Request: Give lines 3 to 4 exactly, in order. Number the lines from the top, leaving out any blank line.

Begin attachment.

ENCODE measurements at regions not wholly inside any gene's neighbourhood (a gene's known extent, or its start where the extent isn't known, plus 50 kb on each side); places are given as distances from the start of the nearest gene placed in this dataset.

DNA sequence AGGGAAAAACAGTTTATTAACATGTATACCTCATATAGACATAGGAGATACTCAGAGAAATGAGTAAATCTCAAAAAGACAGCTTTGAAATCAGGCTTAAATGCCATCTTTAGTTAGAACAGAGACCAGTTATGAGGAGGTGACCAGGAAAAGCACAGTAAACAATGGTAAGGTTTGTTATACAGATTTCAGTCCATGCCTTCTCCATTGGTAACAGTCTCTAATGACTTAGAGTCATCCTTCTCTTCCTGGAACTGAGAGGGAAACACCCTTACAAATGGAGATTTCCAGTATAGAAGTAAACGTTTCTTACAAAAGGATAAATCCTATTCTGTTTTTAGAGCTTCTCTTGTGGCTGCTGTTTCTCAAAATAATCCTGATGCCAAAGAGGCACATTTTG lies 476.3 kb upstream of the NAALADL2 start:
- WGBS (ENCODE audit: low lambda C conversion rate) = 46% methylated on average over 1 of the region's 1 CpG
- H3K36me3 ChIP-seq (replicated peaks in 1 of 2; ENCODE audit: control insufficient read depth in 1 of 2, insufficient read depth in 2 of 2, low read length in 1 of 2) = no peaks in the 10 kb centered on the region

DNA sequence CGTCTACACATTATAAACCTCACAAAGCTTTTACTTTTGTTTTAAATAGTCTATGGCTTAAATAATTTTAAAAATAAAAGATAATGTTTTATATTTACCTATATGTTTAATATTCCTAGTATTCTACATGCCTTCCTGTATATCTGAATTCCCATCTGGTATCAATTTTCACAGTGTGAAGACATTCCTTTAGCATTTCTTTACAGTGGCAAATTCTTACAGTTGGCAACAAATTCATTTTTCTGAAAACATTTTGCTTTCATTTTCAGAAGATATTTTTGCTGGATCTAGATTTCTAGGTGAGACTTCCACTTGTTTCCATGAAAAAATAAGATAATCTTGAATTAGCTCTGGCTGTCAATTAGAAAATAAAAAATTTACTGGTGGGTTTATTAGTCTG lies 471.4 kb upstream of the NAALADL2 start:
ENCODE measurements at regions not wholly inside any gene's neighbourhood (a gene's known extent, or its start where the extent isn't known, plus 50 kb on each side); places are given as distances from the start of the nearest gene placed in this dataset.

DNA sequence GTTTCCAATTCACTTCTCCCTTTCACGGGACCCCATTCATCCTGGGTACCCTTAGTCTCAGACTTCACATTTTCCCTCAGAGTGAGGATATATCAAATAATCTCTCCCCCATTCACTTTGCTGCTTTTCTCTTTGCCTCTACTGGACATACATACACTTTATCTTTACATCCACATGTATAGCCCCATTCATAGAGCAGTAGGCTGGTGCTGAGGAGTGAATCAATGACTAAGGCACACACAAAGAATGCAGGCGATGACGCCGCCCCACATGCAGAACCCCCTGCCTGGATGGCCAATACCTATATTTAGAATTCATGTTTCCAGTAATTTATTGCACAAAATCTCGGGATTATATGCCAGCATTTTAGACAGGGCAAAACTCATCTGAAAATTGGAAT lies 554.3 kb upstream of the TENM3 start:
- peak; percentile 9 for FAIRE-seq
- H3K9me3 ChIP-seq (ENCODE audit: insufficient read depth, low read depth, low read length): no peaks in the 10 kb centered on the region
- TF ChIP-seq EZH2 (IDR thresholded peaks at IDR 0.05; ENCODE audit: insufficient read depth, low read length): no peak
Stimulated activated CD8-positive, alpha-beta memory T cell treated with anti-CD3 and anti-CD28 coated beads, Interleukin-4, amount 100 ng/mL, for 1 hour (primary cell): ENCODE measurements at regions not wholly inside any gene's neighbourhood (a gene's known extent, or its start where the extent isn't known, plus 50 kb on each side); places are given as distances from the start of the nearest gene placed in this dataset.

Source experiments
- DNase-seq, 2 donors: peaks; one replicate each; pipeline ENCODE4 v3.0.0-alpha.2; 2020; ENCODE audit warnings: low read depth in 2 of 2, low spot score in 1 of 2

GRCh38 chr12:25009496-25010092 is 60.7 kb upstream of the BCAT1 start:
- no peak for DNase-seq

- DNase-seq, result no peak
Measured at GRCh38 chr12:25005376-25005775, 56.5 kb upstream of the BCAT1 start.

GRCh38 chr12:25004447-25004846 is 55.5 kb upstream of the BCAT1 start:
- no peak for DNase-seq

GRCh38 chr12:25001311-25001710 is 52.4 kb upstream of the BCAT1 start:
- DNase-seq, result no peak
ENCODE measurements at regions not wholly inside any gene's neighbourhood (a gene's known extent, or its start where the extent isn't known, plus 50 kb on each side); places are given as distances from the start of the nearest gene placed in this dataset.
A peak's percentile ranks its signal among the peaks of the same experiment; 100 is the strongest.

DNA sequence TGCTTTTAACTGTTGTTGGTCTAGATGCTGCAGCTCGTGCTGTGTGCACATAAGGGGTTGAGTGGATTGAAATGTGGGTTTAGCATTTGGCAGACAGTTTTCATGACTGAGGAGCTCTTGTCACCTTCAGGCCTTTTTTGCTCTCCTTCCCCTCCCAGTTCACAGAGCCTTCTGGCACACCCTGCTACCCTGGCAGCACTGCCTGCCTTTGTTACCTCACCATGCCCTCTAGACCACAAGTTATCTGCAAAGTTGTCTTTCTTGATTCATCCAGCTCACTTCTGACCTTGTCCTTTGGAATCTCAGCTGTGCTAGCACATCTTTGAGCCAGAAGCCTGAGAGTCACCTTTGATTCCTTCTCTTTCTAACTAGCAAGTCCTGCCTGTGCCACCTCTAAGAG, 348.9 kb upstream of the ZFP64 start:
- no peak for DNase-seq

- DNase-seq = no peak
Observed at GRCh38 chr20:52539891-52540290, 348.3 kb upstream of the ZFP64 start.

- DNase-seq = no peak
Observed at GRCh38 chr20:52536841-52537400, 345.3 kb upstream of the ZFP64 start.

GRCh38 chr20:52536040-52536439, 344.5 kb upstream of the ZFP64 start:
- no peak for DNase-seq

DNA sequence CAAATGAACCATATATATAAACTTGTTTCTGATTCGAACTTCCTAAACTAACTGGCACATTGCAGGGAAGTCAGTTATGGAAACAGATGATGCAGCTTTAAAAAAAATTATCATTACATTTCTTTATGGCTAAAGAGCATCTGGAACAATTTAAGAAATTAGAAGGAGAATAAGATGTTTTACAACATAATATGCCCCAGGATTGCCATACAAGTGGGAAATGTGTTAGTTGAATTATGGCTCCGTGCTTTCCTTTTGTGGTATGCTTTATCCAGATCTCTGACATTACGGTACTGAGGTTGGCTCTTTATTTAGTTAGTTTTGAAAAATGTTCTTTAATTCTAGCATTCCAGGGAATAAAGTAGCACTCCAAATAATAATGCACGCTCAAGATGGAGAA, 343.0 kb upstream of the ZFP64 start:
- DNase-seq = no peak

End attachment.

- WGBS (ENCODE audit: low lambda C conversion rate) = 46% methylated on average over 1 of the region's 1 CpG
- H3K36me3 ChIP-seq (replicated peaks in 1 of 2; ENCODE audit: control insufficient read depth in 1 of 2, insufficient read depth in 2 of 2, low read length in 1 of 2) = no peaks in the 10 kb centered on the region